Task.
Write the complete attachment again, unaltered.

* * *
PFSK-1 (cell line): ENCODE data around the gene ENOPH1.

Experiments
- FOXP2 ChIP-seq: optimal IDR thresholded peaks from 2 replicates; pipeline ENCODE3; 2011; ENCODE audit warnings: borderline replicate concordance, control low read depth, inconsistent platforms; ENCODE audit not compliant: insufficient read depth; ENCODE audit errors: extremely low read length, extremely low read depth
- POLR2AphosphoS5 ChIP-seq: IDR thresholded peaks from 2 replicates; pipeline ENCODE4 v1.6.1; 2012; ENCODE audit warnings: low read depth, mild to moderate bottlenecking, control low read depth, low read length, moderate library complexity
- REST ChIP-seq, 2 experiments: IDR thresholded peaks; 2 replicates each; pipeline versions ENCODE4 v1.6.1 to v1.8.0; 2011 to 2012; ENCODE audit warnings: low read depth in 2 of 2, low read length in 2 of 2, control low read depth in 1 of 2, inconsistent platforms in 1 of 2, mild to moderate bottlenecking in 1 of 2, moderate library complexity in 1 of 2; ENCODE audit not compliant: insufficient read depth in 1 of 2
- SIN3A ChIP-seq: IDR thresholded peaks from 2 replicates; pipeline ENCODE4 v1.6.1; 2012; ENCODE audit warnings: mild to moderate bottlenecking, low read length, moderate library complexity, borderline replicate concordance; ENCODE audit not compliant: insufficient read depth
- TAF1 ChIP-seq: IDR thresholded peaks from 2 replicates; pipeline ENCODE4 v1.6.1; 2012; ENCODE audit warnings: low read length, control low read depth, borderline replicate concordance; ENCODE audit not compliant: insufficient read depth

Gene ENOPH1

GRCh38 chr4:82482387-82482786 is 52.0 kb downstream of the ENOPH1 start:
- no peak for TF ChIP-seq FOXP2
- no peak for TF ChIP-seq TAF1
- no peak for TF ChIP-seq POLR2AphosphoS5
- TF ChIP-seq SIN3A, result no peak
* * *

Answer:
PFSK-1 (cell line): ENCODE data around the gene ENOPH1.

Experiments
- FOXP2 ChIP-seq: optimal IDR thresholded peaks from 2 replicates; pipeline ENCODE3; 2011; ENCODE audit warnings: borderline replicate concordance, control low read depth, inconsistent platforms; ENCODE audit not compliant: insufficient read depth; ENCODE audit errors: extremely low read length, extremely low read depth
- POLR2AphosphoS5 ChIP-seq: IDR thresholded peaks from 2 replicates; pipeline ENCODE4 v1.6.1; 2012; ENCODE audit warnings: low read depth, mild to moderate bottlenecking, control low read depth, low read length, moderate library complexity
- REST ChIP-seq, 2 experiments: IDR thresholded peaks; 2 replicates each; pipeline versions ENCODE4 v1.6.1 to v1.8.0; 2011 to 2012; ENCODE audit warnings: low read depth in 2 of 2, low read length in 2 of 2, control low read depth in 1 of 2, inconsistent platforms in 1 of 2, mild to moderate bottlenecking in 1 of 2, moderate library complexity in 1 of 2; ENCODE audit not compliant: insufficient read depth in 1 of 2
- SIN3A ChIP-seq: IDR thresholded peaks from 2 replicates; pipeline ENCODE4 v1.6.1; 2012; ENCODE audit warnings: mild to moderate bottlenecking, low read length, moderate library complexity, borderline replicate concordance; ENCODE audit not compliant: insufficient read depth
- TAF1 ChIP-seq: IDR thresholded peaks from 2 replicates; pipeline ENCODE4 v1.6.1; 2012; ENCODE audit warnings: low read length, control low read depth, borderline replicate concordance; ENCODE audit not compliant: insufficient read depth

Gene ENOPH1

GRCh38 chr4:82482387-82482786 is 52.0 kb downstream of the ENOPH1 start:
- no peak for TF ChIP-seq FOXP2
- no peak for TF ChIP-seq TAF1
- no peak for TF ChIP-seq POLR2AphosphoS5
- TF ChIP-seq SIN3A, result no peak